“Christmas should be celebrated in Christian fashion, that is to say by eating until you burst, drinking until your head spins, and in general loading down the human machine with choice wines and edible of all sorts, varieties and origins. But precede everything with a great dish of tortellini. Without tortellini there can be no Christmas in Bologna.” — Waverley Roots, The Food of Italy

Christmas dinner in Italy is, as it is here, a gluttonous feast.  There is always way too much food, there are eating and drinking that take place throughout the day.  In Italy, there are multiple courses, even multiple pasta courses as well as enough sweets to put you into a diabetic coma just from the thought of them. But it all starts with something light and innocent.   It’s like a trap, making you think that this is how the entire meal will be.  A bowl of light broth with five little tiny and exquisite tortellini.  For me, it’s the best part of the whole meal.  Probably because I am not yet so stuffed that I can’t even enjoy it.  Yes, tortellini in brodo is a must at every Italian Christmas dinner.  Even if a bowl of soup before the cannollini and lasagna is a bit superfluous, God help the family that tries to leave it out.  It’s like leaving the turkey off the Thanksgiving menu here in the United States.

Now, any self-respecting Italian woman (or Italian woman wannabe) makes the tortellini from scratch. The good women of Bologna can crank out up to 6000 of these beauties in an hour.  Those fingers are flying.  If you are so bold and pasta making is your thing, I have included the recipe for the homemade variety.  Otherwise, I suggest ordering them from Venda Ravioli on Federal Hill in Providence.  They make a meat-filled variety that combines all of the necessary ingredients: beef, pork, prosciutto, mortadella, Parmesan and nutmeg (this is what puts them over the top).  Once you have the tortellini (homemade or otherwise – your secret is safe with me), the broth is simple and quick. 

Tortellini in Brodo

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 2 tbsp Unsalted butter(30g)
 3 oz Ground pork(85g)
 3 oz Ground chicken(85g)
 1 Stripe of bacon, diced(25g)
 2 oz Salami(50g)
 ¼ cup Grated Parmigiano-Reggiano cheese(45g)
 Generous pinch of nutmeg
 1 Egg, beaten
 1 qt Broth - beef or chicken stock
 Kosher salt
 Freshly ground pepper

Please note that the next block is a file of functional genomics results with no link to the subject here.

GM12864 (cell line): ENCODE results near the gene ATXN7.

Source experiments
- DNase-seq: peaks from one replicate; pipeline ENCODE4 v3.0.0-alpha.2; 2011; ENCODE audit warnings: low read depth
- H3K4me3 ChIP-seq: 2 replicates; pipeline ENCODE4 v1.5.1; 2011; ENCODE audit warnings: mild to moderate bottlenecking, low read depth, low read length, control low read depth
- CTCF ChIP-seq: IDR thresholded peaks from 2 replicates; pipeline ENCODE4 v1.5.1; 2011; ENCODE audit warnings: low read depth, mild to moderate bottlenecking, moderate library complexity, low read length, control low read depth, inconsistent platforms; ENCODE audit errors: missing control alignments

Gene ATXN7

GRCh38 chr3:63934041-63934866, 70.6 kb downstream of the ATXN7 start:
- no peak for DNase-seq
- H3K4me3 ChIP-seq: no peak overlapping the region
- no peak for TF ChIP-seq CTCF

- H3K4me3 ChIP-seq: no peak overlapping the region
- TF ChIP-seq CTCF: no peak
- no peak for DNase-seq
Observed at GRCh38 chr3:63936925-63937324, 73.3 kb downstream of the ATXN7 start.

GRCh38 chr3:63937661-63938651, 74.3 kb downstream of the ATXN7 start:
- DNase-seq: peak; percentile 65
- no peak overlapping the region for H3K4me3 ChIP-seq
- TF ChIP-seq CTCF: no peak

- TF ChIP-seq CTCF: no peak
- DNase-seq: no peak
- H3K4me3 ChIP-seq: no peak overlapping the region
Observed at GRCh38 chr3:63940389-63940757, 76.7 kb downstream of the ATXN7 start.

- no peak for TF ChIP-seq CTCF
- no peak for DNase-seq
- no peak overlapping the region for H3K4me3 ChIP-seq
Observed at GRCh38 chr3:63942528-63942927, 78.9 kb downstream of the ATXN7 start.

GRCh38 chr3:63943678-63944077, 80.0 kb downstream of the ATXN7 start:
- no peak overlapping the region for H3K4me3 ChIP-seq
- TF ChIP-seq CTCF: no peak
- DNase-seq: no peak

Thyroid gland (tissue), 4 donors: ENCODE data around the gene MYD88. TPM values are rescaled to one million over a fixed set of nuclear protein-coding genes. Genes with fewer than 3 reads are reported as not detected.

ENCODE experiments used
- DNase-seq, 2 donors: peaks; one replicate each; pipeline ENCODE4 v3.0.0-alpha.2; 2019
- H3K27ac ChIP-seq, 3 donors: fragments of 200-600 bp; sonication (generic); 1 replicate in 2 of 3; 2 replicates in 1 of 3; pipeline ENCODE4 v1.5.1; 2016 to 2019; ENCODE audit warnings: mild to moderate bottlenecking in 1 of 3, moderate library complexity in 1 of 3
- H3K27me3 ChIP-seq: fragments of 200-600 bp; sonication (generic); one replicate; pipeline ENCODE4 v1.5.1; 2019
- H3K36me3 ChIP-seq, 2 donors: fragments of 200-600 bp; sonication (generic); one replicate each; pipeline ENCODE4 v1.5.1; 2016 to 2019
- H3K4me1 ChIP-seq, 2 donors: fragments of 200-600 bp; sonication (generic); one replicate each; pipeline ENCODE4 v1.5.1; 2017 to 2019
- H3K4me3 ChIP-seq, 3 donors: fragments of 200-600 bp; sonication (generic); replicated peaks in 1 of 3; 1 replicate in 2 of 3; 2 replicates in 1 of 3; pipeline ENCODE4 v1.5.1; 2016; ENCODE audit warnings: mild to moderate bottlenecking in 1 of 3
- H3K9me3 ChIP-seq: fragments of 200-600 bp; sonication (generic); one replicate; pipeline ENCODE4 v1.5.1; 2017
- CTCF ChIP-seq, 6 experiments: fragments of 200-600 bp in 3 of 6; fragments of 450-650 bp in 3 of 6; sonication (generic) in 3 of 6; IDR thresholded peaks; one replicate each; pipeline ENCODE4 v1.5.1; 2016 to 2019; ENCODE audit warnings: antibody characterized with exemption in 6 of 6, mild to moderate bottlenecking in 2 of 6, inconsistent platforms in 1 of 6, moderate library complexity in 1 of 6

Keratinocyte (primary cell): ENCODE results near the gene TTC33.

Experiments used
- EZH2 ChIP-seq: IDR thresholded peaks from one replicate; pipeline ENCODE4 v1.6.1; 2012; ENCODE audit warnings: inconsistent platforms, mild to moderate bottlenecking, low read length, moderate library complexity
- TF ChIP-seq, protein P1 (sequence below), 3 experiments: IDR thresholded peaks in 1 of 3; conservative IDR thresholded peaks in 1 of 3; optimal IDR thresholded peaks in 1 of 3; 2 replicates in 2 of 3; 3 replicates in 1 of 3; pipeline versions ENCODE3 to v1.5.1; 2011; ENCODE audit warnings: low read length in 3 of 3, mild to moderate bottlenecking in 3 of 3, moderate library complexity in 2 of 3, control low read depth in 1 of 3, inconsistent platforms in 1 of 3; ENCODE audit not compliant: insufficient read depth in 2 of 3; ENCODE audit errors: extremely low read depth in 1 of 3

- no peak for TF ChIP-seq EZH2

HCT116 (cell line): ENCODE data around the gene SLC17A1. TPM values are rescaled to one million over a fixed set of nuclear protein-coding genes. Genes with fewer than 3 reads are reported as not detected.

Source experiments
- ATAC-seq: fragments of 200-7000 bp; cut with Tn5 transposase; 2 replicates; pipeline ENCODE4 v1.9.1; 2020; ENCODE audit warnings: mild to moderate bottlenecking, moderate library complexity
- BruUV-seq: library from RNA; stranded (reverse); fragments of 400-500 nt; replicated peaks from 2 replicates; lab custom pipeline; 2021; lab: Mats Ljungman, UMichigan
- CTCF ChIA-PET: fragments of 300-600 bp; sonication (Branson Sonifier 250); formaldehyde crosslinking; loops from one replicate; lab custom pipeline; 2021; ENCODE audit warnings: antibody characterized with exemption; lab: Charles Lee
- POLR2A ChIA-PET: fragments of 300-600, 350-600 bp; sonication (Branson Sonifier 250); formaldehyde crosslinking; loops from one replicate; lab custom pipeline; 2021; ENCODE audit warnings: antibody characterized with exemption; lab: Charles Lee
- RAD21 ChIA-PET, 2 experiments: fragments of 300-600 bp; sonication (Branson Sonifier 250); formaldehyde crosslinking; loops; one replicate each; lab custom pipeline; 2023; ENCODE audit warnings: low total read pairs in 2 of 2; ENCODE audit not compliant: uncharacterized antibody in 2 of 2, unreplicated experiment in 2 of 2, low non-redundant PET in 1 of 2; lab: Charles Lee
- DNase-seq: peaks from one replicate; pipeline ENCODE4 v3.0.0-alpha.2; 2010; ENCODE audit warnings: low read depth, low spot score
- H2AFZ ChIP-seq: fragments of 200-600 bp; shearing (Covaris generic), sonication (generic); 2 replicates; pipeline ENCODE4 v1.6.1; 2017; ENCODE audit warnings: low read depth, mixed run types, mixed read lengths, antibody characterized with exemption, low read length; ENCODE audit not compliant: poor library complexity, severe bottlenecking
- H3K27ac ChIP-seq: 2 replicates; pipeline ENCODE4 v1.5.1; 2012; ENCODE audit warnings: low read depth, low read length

Tortellini alla Bolognese - filling
1

Melt the butter in a saute pan over medium-high heat.

2

Add the pork, turkey, and bacon, and saute until cooked through, breaking up the meat with a fork or a potato masher.

3

Transfer the meat to a food processor, and add the salami. Pulse until finely ground, but not pureed.

4

Transfer to a bowl and add the cheese, nutmeg and egg. Season with salt and pepper.

Making the Tortellini
5

Taking a 1¾ inch cutter, or a small glass, cut the sheet into circles.

6

Place approximately ½ teaspoon of filling in the center of each circle, and brush a little of the beaten egg around the outer edge of half of the circle.


7

Fold the circle in half, and pinch the edges closed. Then take the corners on the bottom of the semi-circle, and pinch them together. Place the tortellini on a floured sheet pan when completed.

Assemble
8

Heat the meat stock in a large saucepan and bring to a boil. Season with salt and pepper.


9

Drop in the tortellini and cook a minute or two. Check one for doneness by tasting. They should be tender, but still have some ‘bite’, al dente.

10

When done, ladle into small bowls and serve with grated Parmigiano-Reggiano cheese on the side.

Ingredients

 2 tbsp Unsalted butter(30g)
 3 oz Ground pork(85g)
 3 oz Ground chicken(85g)
 1 Stripe of bacon, diced(25g)
 2 oz Salami(50g)
 ¼ cup Grated Parmigiano-Reggiano cheese(45g)
 Generous pinch of nutmeg
 1 Egg, beaten
 1 qt Broth - beef or chicken stock
 Kosher salt
 Freshly ground pepper

Directions

Tortellini alla Bolognese - filling
1

Melt the butter in a saute pan over medium-high heat.

2

Add the pork, turkey, and bacon, and saute until cooked through, breaking up the meat with a fork or a potato masher.

3

Transfer the meat to a food processor, and add the salami. Pulse until finely ground, but not pureed.

4

Transfer to a bowl and add the cheese, nutmeg and egg. Season with salt and pepper.

Making the Tortellini
5

Taking a 1¾ inch cutter, or a small glass, cut the sheet into circles.

6

Place approximately ½ teaspoon of filling in the center of each circle, and brush a little of the beaten egg around the outer edge of half of the circle.


7

Fold the circle in half, and pinch the edges closed. Then take the corners on the bottom of the semi-circle, and pinch them together. Place the tortellini on a floured sheet pan when completed.

Assemble
8

Heat the meat stock in a large saucepan and bring to a boil. Season with salt and pepper.


9

Drop in the tortellini and cook a minute or two. Check one for doneness by tasting. They should be tender, but still have some ‘bite’, al dente.

10

When done, ladle into small bowls and serve with grated Parmigiano-Reggiano cheese on the side.

© L'Esperta, 2019
Tortellini in Brodo

So maybe you can’t imagine adding this to your already burdened holiday feast.  But it sure would make a perfect Boxing Day lunch with leftover rolls and a salad.  So light that you can finish it off with that leftover apple pie you were too full to eat on Christmas. I’ll be back next week with more holiday entertaining tips – until then…. keep shopping, keep baking, keep reveling  – ’tis the season my friends.

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